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DeChambeau Edges Out McIlroy to Win Second US Open Title

DeChambeau Edges Out McIlroy to Win Second US Open Title

Bryson DeChambeau held his nerve on the final hole to edge past Rory McIlroy and claim his second United States Open championship at Pinehurst No. 2 on Sunday.


The LIV Golf star took a three-shot lead into the last day but saw McIlroy mount a charge to take a two-shot advantage after birdies on four holes moved the Northern Irishman to eight-under.


Photo: Jim Dedmon-USA TODAY Sports


However, McIlroy's dreams of a first major in 10 years began to unravel down the stretch. Bogeys at 15, 16 and a crucially missed par putt at the last saw the world No. 3 slip back to five-under.


That opened the door for DeChambeau, who also found trouble off the tee at the 18th but produced a moment of magic to clinch victory. From a bare lie in deep rough, he blasted out before chipping in from 55 yards and rolling in a four-foot par putt to finish on six-under.


"I was going to try and birdie the hole on 18, obviously, if I hit a good drive, but pulled it," DeChambeau said. "But I knew where Rory was. After my tee shot, I was up there going, 'Man, if he makes par, I don't know how I'm going to beat him.' I just really didn't know. Then I heard the moans. Like a shot of adrenaline got in me. I said, 'OK, you can do this.'"


It secured a one-shot victory for the 2020 US Open champion, who becomes just the ninth player to win this championship multiple times.


DeChambeau paid tribute to the late Payne Stewart for his inspiring 1999 win at Pinehurst and called his final hole the "best shot of my life." McIlroy's collapse means he remains without a major since 2014 in a heartbreaking near-miss.


"I was just trying to land it pretty much where I landed it and run it out to the right," DeChambeau said. "I remember Payne's putt and how it broke up there, and I knew that was obviously huge to get up and down to win this prestigious championship that will be the highlight of my life. I still can't believe it. It's unbelievable."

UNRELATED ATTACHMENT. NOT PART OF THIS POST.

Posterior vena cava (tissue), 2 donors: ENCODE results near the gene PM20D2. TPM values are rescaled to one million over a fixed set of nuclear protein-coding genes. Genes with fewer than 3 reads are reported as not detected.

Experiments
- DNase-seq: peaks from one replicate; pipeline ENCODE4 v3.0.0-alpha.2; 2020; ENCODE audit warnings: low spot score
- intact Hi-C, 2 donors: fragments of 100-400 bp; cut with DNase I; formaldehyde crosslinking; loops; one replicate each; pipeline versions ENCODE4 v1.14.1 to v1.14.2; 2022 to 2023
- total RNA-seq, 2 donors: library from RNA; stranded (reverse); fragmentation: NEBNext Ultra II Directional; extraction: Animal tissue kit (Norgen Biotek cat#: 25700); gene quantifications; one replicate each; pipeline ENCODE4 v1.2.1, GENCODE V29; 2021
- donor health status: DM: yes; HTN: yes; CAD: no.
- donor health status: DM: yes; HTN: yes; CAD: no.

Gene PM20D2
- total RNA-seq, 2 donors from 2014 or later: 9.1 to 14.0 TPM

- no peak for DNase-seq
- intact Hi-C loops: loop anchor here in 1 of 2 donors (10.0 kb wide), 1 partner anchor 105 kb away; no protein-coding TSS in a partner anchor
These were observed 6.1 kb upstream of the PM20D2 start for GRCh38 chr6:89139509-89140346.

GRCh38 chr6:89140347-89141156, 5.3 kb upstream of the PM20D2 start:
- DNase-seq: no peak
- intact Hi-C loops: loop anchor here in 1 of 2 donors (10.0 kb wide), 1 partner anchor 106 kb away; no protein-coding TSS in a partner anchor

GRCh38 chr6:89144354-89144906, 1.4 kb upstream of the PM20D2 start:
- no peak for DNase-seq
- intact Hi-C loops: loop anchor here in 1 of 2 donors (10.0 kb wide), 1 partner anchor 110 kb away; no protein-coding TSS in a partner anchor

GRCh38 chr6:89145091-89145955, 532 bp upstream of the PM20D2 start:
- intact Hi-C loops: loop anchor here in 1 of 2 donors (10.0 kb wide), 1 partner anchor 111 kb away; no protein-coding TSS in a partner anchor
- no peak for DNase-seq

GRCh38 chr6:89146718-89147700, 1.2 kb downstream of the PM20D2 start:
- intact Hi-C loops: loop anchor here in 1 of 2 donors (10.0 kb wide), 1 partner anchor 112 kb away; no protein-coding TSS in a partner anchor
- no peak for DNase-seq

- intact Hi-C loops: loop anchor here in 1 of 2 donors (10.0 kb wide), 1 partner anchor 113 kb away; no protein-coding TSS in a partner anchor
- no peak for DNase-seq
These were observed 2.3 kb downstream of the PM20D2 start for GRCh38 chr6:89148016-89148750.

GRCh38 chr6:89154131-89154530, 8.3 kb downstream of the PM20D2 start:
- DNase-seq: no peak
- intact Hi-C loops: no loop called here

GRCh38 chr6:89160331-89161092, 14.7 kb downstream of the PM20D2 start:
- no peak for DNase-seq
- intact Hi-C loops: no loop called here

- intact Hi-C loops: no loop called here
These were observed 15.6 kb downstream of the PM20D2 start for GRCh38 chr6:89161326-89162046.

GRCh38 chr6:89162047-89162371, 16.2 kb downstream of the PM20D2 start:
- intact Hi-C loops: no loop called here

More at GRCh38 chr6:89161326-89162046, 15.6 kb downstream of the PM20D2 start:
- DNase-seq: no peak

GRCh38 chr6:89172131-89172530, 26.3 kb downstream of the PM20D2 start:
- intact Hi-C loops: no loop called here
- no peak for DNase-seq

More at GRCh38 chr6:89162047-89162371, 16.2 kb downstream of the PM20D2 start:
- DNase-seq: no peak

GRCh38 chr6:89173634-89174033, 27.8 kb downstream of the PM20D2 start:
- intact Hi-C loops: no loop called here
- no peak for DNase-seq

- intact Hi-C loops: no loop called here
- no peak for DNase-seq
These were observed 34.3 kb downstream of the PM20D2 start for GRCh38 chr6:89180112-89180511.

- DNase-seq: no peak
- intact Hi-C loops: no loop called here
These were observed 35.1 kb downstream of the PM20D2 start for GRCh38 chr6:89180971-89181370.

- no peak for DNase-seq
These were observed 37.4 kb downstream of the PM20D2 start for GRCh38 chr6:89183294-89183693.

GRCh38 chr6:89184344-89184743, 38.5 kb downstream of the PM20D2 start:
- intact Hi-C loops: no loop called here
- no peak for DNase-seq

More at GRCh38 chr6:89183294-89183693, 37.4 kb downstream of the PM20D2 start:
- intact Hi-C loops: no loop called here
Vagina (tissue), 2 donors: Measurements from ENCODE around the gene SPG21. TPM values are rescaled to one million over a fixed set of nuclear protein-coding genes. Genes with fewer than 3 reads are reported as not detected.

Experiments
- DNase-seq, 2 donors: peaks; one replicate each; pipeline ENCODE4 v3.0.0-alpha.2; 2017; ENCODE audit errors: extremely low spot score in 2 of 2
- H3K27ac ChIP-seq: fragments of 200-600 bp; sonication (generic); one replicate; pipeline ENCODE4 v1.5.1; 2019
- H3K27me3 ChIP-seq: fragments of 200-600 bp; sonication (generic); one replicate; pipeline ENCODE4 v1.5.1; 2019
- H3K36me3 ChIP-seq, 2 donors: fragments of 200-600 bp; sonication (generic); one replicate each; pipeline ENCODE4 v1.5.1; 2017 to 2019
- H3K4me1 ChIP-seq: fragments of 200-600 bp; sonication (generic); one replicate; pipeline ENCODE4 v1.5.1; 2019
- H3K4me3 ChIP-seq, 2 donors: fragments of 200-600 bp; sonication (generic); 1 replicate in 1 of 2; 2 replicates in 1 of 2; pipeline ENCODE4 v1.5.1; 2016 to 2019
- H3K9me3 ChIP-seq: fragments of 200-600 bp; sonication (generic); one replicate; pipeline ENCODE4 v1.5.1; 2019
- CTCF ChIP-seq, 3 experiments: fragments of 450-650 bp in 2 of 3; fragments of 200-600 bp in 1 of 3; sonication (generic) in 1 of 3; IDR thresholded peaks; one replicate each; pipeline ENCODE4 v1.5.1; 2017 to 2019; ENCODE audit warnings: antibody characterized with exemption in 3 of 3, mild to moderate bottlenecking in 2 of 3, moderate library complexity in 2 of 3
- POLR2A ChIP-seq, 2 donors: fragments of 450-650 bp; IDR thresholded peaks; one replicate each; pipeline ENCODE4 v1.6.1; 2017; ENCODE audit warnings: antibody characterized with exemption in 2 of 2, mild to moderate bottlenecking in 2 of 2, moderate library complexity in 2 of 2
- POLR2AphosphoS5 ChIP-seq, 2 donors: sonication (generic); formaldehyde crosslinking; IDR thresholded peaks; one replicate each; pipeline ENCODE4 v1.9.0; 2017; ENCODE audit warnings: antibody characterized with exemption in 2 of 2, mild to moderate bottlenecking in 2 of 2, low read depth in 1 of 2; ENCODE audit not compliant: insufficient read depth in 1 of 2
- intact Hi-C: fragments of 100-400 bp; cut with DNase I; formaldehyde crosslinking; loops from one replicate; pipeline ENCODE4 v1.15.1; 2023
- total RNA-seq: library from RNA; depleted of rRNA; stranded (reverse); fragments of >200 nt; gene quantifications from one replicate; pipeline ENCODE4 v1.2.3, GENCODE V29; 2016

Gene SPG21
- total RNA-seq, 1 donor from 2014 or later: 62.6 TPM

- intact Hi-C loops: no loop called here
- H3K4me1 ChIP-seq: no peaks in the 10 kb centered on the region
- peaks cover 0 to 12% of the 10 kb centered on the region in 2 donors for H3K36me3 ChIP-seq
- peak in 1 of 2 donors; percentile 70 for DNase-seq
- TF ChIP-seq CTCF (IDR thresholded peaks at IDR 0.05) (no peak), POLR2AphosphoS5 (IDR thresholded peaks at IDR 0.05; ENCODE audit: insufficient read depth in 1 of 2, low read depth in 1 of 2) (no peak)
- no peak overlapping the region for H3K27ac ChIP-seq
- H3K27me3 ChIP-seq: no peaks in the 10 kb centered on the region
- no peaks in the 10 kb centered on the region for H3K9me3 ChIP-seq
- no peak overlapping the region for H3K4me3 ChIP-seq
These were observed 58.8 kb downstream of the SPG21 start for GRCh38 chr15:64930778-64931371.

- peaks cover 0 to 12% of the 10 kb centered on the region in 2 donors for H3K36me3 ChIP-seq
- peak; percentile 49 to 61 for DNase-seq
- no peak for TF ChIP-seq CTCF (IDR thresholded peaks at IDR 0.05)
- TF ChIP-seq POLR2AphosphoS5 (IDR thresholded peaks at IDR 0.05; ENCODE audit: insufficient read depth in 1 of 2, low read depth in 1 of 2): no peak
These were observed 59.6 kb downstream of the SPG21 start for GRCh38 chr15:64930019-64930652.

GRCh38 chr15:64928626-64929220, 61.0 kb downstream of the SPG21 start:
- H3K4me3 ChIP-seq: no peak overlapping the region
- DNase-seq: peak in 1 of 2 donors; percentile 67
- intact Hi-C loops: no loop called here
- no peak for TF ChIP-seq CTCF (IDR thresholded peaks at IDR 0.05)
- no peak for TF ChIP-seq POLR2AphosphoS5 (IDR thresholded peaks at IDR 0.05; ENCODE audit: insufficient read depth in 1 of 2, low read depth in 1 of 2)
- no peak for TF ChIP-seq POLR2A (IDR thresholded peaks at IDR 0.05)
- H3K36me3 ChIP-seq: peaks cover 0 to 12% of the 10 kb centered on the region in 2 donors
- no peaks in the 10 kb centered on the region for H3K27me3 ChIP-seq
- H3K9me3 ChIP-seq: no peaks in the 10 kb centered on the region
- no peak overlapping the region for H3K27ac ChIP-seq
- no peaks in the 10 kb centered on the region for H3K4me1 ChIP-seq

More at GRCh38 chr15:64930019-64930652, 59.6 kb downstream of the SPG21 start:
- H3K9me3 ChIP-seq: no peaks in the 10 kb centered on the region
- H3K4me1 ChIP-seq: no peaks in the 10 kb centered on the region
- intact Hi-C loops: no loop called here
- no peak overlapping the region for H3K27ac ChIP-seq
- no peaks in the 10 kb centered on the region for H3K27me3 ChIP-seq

Tony Finau and Patrick Cantlay finished tied for third on four-under, while Matthieu Pavon impressed in solo fifth. 


"What's most impressive about Bryson is not that he hits the ball far," Pavon said. "Everybody knows it. But I was amazed by the quality of the short game on 18. He's a hell of a player. He has no weakness, and he's a truly great champion."


But it was Bryson DeChambeau who took the plaudits after a gritty final round saw him retain his US Open title.


"He'll win multiple more major championships, there's no doubt," DeChambeau said. "I think that fire in him is going to continue to grow. I have nothing but respect for how he plays the game of golf because, to be honest, when he was climbing up the leaderboard, he was 2 ahead, I was like, 'Uh-oh, uh-oh.' But luckily things went my way today."



Read more: Bryson DeChambeau Shakes Off Yardage Book Mishap to Card Impressive Round 1 at US Open


Key moments that decided the outcome of the U.S. Open


Rory McIlroy's birdie run from holes 9-13, where he sank difficult putts at 9, 10 and 12 before chipping in for eagle at 13. This gave him a two-shot lead over DeChambeau heading into the final stretch.


McIlroy's bogey at the par-3 15th, where he flew his tee shot over the green and was unable to get up-and-down. This cut DeChambeau's deficit to just one shot.


DeChambeau sinking a clutch 4-footer to save par at 15 and keep the pressure on McIlroy.


McIlroy inexplicably missing a tap-in par putt from just over two feet at the 16th, dropping another shot and relinquishing the lead.


DeChambeau making another nerveless 4-footer to save par and take a share of the lead at 16.


Both players finding trouble off the tee at the brutal par-4 18th hole, especially McIlroy's buried lie in deep rough.


McIlroy leaving himself a testing 4-foot par putt at 18 and missing to sign for a bogey.


DeChambeau's incredible shot out of the rough and pin-seeking bunker shot to set up a pressure 4-foot par putt, which he sunk to win by a shot.






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Sarah has a strong background in sports journalism, with a degree in journalism from a top university in the US. She has covered men's professional golf for over 10 years, attending major tournaments around the world and building an extensive network within the men's golf community. Her writing is known for its in-depth analysis, insider access, and ability to bring the drama and excitement of professional golf to life for readers.

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